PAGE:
I attended my third Software Testing Club Meetup last night, this one being held in Cardiff. As is usual for these events, I spoke to a lot of interesting people not just testers but recruiters and developers also. I had a conversation about automation is the big thing that companies are looking for, to a developers about testability and test driven development, as well as a number of other software testing activities (e.g. documentation, performance etc).
There were four lightning talks given, the first given by my friend and organiser of the event, Sean Robbins. He showed us how to use Watir to run an automation test (in this case, search for something on google and check for results) by using it to run the browser, or by just sending HTTP requests which allows the test to run much faster. Very useful if you do not need to touch the form, which can be very susceptible to breaking your automation test from the smallest of changes.
Thirdly, there was a quick overview on performance testing requirements from Vicky Dibble. She made the very reasonable point that a performance requirement cannot be simply 'the page will load in under five seconds', since that is giving no information on user load or considering the simple fact that sometimes, especially with web pages, you just get a slow response without a seeming underlying reason (hence she suggested changing the requirement to '98% of the time, the pages will load in under five seconds'). What she showed that was of particular note, was to use the User Community Modelling Language (UCML) to build up a picture of your systems typical user flows and be able to work out what tests you need to create.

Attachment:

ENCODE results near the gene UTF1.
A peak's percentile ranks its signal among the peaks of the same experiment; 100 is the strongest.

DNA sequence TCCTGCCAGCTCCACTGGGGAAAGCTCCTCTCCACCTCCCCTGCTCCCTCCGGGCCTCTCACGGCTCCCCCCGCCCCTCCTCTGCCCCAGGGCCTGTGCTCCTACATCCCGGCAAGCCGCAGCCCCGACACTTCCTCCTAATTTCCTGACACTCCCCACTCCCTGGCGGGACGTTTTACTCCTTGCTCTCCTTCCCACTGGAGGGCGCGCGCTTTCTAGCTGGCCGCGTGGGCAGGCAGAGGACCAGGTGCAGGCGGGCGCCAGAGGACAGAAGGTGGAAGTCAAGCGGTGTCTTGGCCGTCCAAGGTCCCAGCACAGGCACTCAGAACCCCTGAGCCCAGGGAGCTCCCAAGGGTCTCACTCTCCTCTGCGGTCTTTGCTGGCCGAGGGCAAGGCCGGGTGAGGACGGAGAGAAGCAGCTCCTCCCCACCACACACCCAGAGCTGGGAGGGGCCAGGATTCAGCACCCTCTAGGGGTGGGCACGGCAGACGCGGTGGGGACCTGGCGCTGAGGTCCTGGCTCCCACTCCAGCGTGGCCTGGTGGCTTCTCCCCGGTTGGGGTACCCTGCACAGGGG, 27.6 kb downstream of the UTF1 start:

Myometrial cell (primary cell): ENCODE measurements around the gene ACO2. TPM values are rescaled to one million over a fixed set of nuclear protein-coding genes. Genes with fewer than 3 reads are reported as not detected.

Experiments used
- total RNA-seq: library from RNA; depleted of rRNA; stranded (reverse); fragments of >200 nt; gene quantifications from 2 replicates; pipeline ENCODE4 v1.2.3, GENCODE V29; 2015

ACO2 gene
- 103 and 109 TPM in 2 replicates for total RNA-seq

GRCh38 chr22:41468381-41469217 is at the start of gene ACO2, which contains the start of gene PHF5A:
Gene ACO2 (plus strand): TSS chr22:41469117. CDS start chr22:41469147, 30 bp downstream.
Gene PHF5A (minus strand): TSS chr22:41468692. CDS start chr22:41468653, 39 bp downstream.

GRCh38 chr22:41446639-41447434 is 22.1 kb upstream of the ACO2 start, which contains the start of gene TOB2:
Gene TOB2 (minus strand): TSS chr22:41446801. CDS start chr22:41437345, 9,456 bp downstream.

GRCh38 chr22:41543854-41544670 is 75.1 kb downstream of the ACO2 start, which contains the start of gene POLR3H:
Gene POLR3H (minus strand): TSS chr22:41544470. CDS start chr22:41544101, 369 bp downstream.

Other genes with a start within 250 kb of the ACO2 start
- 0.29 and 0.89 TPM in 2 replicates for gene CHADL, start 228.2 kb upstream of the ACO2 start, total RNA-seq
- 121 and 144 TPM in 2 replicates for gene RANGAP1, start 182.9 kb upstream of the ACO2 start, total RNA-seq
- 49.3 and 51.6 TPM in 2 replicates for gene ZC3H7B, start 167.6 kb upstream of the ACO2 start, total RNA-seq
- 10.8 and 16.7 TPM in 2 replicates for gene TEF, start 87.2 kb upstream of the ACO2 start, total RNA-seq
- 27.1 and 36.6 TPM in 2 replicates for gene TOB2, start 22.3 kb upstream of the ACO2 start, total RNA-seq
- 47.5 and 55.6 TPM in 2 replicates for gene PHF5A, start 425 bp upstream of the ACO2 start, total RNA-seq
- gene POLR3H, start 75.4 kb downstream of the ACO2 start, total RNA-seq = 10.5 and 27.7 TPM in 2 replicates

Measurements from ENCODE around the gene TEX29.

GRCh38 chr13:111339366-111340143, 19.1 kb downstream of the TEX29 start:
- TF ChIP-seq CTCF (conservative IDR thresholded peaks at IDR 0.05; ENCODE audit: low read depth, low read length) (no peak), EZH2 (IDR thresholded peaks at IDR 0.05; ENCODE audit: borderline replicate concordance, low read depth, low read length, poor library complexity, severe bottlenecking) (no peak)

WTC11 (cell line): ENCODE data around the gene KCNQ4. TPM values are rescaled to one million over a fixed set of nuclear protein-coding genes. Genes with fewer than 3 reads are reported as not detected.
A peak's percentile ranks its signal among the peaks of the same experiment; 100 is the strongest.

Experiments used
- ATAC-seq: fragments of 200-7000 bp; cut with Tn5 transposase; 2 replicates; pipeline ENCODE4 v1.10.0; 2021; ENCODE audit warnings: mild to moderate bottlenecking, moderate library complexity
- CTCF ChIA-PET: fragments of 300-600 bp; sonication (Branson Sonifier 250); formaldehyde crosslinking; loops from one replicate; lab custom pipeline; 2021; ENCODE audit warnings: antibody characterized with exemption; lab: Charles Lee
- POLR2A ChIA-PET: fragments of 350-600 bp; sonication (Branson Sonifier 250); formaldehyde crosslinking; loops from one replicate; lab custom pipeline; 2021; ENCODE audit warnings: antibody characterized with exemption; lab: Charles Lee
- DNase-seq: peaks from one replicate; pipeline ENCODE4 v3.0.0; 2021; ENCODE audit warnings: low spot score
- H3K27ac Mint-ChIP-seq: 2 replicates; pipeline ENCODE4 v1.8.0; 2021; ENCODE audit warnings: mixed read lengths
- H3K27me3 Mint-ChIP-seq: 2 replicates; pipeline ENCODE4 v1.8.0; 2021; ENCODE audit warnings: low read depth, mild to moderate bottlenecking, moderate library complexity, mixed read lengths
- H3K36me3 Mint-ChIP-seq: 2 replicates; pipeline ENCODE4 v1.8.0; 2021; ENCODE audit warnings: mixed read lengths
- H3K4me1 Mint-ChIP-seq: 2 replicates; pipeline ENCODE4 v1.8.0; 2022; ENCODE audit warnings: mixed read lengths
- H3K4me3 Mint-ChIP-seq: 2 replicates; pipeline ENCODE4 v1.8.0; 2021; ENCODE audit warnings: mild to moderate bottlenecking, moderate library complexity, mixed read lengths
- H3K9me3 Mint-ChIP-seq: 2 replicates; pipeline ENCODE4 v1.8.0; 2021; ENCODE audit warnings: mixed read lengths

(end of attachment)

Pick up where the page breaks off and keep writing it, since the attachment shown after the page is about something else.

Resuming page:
Lastly, Mark Coakley talked about the issues facing him where they have lots of very old legacy systems that require regression testing, but they are also hiring a lot of new people from outside the business and have to be able to get them up to speed as quickly as possible. What he showed was how they began testing their documentation looking for clairty and accuracy. They then build up a picture for each document with a red, amber, green lisiting for each area they are looking at, which indicates that it is completely wrong (red), wrong but usable (amber) or all ok (green).
I highly recommend these meetups, so be sure to check the Software Testing Club Meetup page for upcoming events and do be sure to attend one. I'm hoping there will be another in Bristol in the next few months and will be sure to ramble on about it here when it does.